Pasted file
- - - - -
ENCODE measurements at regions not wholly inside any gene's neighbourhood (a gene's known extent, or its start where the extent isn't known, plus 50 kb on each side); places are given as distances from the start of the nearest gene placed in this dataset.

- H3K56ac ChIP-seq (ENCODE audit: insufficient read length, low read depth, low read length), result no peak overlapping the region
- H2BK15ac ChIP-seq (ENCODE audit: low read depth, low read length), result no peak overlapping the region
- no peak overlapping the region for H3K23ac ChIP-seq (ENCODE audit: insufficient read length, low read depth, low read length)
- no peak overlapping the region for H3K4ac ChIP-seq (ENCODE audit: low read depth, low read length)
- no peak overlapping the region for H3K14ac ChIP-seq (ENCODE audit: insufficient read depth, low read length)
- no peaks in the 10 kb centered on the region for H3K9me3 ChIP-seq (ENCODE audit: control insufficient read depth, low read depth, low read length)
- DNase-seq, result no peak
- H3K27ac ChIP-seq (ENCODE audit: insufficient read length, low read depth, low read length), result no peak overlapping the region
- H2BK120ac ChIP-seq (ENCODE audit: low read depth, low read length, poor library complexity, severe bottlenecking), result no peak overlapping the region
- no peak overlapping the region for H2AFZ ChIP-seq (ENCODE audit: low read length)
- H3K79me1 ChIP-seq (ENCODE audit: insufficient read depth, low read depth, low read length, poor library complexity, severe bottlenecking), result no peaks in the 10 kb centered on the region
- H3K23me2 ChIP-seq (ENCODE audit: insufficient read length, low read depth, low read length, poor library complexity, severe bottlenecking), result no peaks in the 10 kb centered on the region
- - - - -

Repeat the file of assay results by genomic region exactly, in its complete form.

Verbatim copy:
ENCODE measurements at regions not wholly inside any gene's neighbourhood (a gene's known extent, or its start where the extent isn't known, plus 50 kb on each side); places are given as distances from the start of the nearest gene placed in this dataset.

- H3K56ac ChIP-seq (ENCODE audit: insufficient read length, low read depth, low read length), result no peak overlapping the region
- H2BK15ac ChIP-seq (ENCODE audit: low read depth, low read length), result no peak overlapping the region
- no peak overlapping the region for H3K23ac ChIP-seq (ENCODE audit: insufficient read length, low read depth, low read length)
- no peak overlapping the region for H3K4ac ChIP-seq (ENCODE audit: low read depth, low read length)
- no peak overlapping the region for H3K14ac ChIP-seq (ENCODE audit: insufficient read depth, low read length)
- no peaks in the 10 kb centered on the region for H3K9me3 ChIP-seq (ENCODE audit: control insufficient read depth, low read depth, low read length)
- DNase-seq, result no peak
- H3K27ac ChIP-seq (ENCODE audit: insufficient read length, low read depth, low read length), result no peak overlapping the region
- H2BK120ac ChIP-seq (ENCODE audit: low read depth, low read length, poor library complexity, severe bottlenecking), result no peak overlapping the region
- no peak overlapping the region for H2AFZ ChIP-seq (ENCODE audit: low read length)
- H3K79me1 ChIP-seq (ENCODE audit: insufficient read depth, low read depth, low read length, poor library complexity, severe bottlenecking), result no peaks in the 10 kb centered on the region
- H3K23me2 ChIP-seq (ENCODE audit: insufficient read length, low read depth, low read length, poor library complexity, severe bottlenecking), result no peaks in the 10 kb centered on the region